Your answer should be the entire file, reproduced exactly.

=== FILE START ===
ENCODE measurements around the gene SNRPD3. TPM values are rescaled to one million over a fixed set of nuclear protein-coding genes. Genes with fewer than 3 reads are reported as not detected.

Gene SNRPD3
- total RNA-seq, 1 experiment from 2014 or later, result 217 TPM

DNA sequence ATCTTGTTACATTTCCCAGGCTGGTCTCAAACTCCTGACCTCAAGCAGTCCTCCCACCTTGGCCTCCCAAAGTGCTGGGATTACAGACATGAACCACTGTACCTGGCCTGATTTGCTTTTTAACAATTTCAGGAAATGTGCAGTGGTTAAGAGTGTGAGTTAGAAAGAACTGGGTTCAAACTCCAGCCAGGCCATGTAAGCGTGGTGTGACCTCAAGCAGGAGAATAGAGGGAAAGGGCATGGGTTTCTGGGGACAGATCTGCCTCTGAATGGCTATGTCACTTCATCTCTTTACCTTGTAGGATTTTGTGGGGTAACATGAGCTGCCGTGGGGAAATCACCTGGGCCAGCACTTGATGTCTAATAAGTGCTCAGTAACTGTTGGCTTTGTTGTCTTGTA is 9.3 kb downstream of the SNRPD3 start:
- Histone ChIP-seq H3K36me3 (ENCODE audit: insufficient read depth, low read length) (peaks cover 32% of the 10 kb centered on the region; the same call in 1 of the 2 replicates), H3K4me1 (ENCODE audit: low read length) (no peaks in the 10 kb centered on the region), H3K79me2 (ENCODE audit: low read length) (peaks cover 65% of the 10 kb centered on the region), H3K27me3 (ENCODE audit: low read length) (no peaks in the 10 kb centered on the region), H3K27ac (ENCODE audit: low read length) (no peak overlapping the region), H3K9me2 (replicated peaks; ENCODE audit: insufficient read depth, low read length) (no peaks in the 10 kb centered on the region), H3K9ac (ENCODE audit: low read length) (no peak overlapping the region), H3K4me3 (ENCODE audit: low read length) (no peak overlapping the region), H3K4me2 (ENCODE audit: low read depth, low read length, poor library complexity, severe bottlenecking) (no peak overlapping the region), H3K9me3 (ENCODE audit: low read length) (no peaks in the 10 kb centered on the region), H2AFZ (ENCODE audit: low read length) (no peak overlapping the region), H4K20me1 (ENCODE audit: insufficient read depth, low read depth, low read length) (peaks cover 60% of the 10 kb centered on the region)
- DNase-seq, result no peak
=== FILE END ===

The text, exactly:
ENCODE measurements around the gene SNRPD3. TPM values are rescaled to one million over a fixed set of nuclear protein-coding genes. Genes with fewer than 3 reads are reported as not detected.

Gene SNRPD3
- total RNA-seq, 1 experiment from 2014 or later, result 217 TPM

DNA sequence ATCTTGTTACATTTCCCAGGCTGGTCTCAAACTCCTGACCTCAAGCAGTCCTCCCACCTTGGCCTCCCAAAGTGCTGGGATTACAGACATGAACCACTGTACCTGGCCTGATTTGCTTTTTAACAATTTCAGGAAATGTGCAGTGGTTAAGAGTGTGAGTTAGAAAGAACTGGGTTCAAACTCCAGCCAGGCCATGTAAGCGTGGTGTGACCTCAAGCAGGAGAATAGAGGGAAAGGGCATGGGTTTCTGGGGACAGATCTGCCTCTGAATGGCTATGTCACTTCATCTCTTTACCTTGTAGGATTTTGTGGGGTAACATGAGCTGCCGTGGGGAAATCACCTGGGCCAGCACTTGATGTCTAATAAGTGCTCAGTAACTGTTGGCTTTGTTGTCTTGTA is 9.3 kb downstream of the SNRPD3 start:
- Histone ChIP-seq H3K36me3 (ENCODE audit: insufficient read depth, low read length) (peaks cover 32% of the 10 kb centered on the region; the same call in 1 of the 2 replicates), H3K4me1 (ENCODE audit: low read length) (no peaks in the 10 kb centered on the region), H3K79me2 (ENCODE audit: low read length) (peaks cover 65% of the 10 kb centered on the region), H3K27me3 (ENCODE audit: low read length) (no peaks in the 10 kb centered on the region), H3K27ac (ENCODE audit: low read length) (no peak overlapping the region), H3K9me2 (replicated peaks; ENCODE audit: insufficient read depth, low read length) (no peaks in the 10 kb centered on the region), H3K9ac (ENCODE audit: low read length) (no peak overlapping the region), H3K4me3 (ENCODE audit: low read length) (no peak overlapping the region), H3K4me2 (ENCODE audit: low read depth, low read length, poor library complexity, severe bottlenecking) (no peak overlapping the region), H3K9me3 (ENCODE audit: low read length) (no peaks in the 10 kb centered on the region), H2AFZ (ENCODE audit: low read length) (no peak overlapping the region), H4K20me1 (ENCODE audit: insufficient read depth, low read depth, low read length) (peaks cover 60% of the 10 kb centered on the region)
- DNase-seq, result no peak